Seven West Media chief executive James Warburton says he will prioritise company costs over “ego” as the network prepares to fight rivals in broadcast negotiations and delivering a ratings win over the next financial year.
Shares in the Kerry Stokes-controlled media company closed at 50 cents each, down 3.9 per cent, despite Seven posting its best earnings performance since the era of veteran TV boss David Leckie. Analysts said the weak performance of the stock was driven by uncertain market conditions rather than the announcement of an on-market buyback scheme.
However, Warburton and his chief financial officer, Jeff Howard, said the company would continue to watch costs amid inflationary pressures. Warburton said market downside was “way overblown”.
“When you look at the business… you’ve got to be very careful about the decisions you make,” he said, rather than just spending too much on a sporting contract or a content supplier arrangement.
Seven is doing battle with rivals Paramount and Nine Entertainment Co and pay TV and streaming company Foxtel to retain the AFL broadcast rights beyond 2024. This week, the AFL is reviewing the non-binding offers from incumbents Foxtel and Seven, Paramount (the owner of Network Ten) and Nine, the owner of this masthead and streaming service Stan. A decision is expected by the end of the AFL season when outgoing CEO Gillon McLachlan departs.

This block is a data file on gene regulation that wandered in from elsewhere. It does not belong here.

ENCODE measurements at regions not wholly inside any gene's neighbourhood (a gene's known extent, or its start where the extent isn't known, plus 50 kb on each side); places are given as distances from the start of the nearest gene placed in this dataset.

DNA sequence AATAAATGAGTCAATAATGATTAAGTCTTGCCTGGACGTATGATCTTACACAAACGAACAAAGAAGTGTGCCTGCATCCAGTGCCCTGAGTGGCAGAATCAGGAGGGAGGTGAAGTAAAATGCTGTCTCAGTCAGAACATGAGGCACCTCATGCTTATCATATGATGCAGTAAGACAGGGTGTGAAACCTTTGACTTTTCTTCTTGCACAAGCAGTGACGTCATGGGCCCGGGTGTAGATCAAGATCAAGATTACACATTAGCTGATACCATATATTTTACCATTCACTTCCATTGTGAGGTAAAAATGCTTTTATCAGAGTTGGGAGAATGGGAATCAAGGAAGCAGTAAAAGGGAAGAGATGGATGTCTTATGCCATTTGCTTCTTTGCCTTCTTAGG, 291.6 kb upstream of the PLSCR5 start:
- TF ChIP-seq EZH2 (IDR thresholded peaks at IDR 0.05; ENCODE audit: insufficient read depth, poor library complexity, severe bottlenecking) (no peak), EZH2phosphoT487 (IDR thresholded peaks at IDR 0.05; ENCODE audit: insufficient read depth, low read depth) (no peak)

Warburton said he would not do a deal without the digital rights, and any decision to put more games behind a paywall would reduce the amount he was willing to pay. “From a Seven perspective, anything going behind a paywall lessens the value,” he said.
The talks coincide with a raft of other expensive content deals – namely the cricket, tennis and Olympics. Advanced talks between media companies and NBC Universal, the US film studio behind popular shows such as The Office, Brave New World and Gangs of London, are also under way. The Commonwealth Games is in an exclusive negotiating period with its broadcast partner, Seven, for the Victoria 2026 Games. All of these rights are expensive.
“We’ve said consistently, it’s economics over ego, in all of those decisions. We need to have a business,” he said.
While successful bids for any deal won’t be accounted for in next financial year’s results, UBS analyst Tom Beadle said fiscal year 2023 forecasted costs of $1.2 billion to $1.22 billion were a little higher than expected.